Ahead of the game;Young Enterprise
Their first product was a pocket-sized dice game called Roll-A-Goal. This now sells in the United States and the Far East through Young Enterprise's International Trading Programme. They have since developed a second game called Counter Attack.
After launching an Internet site, the company - called Board? - is translating the games' instructions into Spanish, German, French and Malay.
The boys have formal two-hour meetings on Mondays, plus an additional meeting at breaktime on Fridays.
Their adviser, Jenny Smyth, a business counsellor with Midland Bank, is impressed. "Certainly if you'd seen the company to start with you might have wondered whether they were going to be successful. It's a pleasure now to hear the quality of their meetings.
"If you talk now about things like cashflows, they'll understand. At first they might have thought they understood, but they didn't.
"The skills they learn are invaluable. You can learn all you like from a textbook, but when you come to do it the first time, that's when you find out if you really understand.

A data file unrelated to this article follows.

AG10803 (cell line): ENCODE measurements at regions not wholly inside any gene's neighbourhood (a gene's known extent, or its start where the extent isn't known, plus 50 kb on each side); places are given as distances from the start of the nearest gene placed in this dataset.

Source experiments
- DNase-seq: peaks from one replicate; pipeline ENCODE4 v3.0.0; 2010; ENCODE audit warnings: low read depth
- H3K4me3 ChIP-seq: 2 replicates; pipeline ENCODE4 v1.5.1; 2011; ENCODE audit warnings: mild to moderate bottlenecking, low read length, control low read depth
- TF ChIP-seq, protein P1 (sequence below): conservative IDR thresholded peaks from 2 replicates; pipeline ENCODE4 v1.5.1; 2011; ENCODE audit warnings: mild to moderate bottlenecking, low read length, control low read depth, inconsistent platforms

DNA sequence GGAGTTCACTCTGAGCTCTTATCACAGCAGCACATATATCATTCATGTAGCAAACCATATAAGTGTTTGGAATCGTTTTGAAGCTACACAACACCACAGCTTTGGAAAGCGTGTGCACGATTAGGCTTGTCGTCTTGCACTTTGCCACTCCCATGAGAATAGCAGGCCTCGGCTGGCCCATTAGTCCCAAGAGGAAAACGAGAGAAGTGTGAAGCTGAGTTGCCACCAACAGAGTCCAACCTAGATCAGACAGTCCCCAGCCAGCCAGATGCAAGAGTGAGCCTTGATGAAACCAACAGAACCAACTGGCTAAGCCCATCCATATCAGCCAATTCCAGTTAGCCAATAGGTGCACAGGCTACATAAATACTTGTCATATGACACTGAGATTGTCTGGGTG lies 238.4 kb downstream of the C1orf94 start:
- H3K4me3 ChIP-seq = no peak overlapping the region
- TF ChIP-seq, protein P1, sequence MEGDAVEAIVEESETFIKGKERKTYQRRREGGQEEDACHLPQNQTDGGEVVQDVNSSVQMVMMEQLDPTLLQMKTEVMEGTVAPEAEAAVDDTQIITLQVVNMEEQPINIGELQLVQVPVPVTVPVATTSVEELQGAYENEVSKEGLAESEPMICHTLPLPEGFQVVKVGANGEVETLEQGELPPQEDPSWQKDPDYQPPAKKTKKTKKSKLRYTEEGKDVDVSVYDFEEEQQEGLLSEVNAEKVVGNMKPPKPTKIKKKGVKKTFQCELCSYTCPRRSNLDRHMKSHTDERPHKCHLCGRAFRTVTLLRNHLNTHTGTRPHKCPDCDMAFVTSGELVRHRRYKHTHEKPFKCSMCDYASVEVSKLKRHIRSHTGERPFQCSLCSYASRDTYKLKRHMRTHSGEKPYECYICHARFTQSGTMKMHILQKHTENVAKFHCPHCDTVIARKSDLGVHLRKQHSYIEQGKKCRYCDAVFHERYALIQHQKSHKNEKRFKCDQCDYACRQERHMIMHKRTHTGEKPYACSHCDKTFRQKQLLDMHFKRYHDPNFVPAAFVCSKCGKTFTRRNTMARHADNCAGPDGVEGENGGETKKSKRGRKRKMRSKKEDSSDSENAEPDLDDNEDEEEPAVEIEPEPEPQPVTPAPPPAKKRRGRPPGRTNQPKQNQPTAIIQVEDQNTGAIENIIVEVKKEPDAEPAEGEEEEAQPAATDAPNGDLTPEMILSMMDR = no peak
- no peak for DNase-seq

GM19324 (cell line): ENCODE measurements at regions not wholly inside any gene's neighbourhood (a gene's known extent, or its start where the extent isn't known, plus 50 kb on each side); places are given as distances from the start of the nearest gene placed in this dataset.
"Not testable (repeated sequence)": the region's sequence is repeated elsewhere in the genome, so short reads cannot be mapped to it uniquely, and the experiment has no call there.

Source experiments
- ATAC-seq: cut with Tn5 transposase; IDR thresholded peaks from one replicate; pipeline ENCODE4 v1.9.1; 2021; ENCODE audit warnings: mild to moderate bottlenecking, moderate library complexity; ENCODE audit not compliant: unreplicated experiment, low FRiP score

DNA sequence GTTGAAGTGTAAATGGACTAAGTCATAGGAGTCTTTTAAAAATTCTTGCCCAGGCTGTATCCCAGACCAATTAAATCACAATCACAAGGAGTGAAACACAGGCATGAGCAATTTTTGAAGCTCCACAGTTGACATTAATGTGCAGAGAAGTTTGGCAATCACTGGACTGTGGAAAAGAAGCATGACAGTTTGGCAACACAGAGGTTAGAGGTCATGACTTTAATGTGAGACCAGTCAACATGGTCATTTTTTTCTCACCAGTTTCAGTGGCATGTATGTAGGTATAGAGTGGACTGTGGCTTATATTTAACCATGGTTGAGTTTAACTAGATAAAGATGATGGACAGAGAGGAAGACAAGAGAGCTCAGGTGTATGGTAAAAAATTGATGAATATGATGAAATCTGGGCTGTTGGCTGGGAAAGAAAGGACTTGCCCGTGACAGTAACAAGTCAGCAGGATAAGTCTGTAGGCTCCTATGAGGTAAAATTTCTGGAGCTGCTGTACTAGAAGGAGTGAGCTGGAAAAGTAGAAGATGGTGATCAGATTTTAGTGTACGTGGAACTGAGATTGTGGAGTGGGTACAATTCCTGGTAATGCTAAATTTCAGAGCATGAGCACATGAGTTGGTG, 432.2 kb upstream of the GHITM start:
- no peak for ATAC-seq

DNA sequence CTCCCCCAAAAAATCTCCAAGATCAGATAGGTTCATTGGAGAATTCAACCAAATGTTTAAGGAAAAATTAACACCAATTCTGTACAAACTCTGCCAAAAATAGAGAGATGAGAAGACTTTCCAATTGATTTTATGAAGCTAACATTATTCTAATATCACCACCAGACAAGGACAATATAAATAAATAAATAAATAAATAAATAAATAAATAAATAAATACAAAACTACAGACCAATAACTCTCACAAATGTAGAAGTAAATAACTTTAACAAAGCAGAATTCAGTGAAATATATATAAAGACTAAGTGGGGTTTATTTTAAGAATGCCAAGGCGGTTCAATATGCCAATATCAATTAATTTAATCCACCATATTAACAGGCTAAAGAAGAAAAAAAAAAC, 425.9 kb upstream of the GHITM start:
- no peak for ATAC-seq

"The idea of Young Enterprise is that you can find out by doing it without losing anything. It shows them the world of business isn't that easy.
"When they started they were really confident. But because they had some difficulties, they began to learn the value of marketing."
Link teacher Joan Allen says: "I think it's valuable, not so much in running a business but in communicating skills, teamwork and problem solving. They do get business skills, but I wouldn't say that's the main thing.
"Certainly for employability in the future it does make a difference, and it does give them a lot of confidence."